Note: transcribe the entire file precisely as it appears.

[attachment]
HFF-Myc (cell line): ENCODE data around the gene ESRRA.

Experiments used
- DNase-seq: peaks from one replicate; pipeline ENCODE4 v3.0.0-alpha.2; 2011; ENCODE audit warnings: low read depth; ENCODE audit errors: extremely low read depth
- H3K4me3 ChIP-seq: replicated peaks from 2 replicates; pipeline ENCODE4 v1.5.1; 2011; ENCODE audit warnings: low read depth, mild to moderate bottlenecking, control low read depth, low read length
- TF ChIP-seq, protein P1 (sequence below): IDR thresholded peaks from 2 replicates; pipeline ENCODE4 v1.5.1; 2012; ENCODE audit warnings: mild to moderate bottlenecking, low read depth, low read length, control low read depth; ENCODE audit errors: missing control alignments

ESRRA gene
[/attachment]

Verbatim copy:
HFF-Myc (cell line): ENCODE data around the gene ESRRA.

Experiments used
- DNase-seq: peaks from one replicate; pipeline ENCODE4 v3.0.0-alpha.2; 2011; ENCODE audit warnings: low read depth; ENCODE audit errors: extremely low read depth
- H3K4me3 ChIP-seq: replicated peaks from 2 replicates; pipeline ENCODE4 v1.5.1; 2011; ENCODE audit warnings: low read depth, mild to moderate bottlenecking, control low read depth, low read length
- TF ChIP-seq, protein P1 (sequence below): IDR thresholded peaks from 2 replicates; pipeline ENCODE4 v1.5.1; 2012; ENCODE audit warnings: mild to moderate bottlenecking, low read depth, low read length, control low read depth; ENCODE audit errors: missing control alignments

ESRRA gene